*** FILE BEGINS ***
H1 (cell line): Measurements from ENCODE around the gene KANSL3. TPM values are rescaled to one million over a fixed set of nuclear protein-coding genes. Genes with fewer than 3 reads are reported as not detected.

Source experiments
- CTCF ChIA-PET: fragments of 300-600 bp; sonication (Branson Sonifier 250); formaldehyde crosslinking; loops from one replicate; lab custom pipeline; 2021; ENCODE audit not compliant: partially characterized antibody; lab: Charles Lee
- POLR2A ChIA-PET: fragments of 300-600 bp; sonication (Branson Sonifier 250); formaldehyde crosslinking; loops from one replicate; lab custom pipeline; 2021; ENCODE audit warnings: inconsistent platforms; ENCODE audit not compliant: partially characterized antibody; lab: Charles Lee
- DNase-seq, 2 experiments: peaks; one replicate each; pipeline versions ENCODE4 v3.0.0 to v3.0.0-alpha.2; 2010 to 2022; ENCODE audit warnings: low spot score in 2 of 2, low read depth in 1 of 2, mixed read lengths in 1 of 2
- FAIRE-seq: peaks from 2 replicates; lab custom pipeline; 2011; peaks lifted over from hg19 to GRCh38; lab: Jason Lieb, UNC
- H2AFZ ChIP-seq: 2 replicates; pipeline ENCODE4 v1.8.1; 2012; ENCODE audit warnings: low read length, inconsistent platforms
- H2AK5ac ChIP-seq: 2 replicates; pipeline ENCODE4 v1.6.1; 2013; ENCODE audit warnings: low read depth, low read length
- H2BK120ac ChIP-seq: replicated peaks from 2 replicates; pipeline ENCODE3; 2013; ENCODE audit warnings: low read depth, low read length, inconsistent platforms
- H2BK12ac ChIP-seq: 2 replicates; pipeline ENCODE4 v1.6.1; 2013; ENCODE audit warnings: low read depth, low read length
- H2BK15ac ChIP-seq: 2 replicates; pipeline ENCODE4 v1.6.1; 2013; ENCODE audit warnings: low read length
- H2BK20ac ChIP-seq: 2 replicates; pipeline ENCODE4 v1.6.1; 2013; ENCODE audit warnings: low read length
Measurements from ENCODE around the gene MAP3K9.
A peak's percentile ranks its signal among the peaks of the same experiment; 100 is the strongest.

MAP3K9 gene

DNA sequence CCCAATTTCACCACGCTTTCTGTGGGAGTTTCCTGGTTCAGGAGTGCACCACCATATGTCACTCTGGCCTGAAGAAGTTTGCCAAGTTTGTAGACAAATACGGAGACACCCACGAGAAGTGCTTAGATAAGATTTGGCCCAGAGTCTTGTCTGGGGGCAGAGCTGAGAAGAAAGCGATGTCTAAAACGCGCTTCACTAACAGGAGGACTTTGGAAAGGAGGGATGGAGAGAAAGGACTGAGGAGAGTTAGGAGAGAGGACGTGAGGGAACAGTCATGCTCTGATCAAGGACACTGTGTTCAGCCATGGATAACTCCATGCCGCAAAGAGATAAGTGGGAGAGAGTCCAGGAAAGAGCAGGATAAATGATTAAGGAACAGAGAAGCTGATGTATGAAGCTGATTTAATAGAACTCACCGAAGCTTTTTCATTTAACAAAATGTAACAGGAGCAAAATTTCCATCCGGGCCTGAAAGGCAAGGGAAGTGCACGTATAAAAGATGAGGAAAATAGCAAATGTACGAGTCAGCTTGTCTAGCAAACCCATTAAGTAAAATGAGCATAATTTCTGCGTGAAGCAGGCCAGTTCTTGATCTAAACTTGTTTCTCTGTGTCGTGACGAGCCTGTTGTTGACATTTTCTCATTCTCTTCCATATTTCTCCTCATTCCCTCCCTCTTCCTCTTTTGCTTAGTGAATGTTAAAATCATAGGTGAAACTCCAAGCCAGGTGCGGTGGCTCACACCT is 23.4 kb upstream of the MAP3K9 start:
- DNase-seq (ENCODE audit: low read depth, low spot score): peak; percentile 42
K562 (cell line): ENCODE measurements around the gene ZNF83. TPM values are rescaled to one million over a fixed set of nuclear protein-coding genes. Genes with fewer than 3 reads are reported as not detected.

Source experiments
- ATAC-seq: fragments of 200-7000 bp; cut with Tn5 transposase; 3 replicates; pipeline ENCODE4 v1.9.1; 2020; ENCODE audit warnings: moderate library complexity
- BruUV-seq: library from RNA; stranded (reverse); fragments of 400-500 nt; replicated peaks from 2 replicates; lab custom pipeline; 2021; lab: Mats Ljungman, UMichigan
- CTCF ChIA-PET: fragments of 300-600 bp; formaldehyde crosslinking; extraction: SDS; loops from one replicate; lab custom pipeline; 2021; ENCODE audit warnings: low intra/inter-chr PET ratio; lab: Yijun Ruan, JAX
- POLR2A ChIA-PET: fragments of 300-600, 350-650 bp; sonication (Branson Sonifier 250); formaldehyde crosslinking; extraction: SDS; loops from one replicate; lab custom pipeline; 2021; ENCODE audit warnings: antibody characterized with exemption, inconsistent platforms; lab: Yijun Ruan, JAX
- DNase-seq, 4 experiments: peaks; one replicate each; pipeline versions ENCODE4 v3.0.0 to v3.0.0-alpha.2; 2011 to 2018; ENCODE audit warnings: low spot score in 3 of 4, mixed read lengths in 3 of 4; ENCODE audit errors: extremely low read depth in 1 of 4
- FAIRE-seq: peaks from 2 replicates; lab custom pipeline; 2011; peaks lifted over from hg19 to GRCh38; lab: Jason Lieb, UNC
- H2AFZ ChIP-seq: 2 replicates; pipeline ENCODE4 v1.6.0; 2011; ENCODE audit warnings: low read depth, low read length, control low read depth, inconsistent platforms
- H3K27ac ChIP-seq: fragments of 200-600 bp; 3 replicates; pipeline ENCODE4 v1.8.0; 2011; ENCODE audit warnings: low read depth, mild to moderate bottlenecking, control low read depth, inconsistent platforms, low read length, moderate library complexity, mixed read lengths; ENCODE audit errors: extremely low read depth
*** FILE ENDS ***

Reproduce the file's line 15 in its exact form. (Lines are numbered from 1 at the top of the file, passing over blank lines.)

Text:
MAP3K9 gene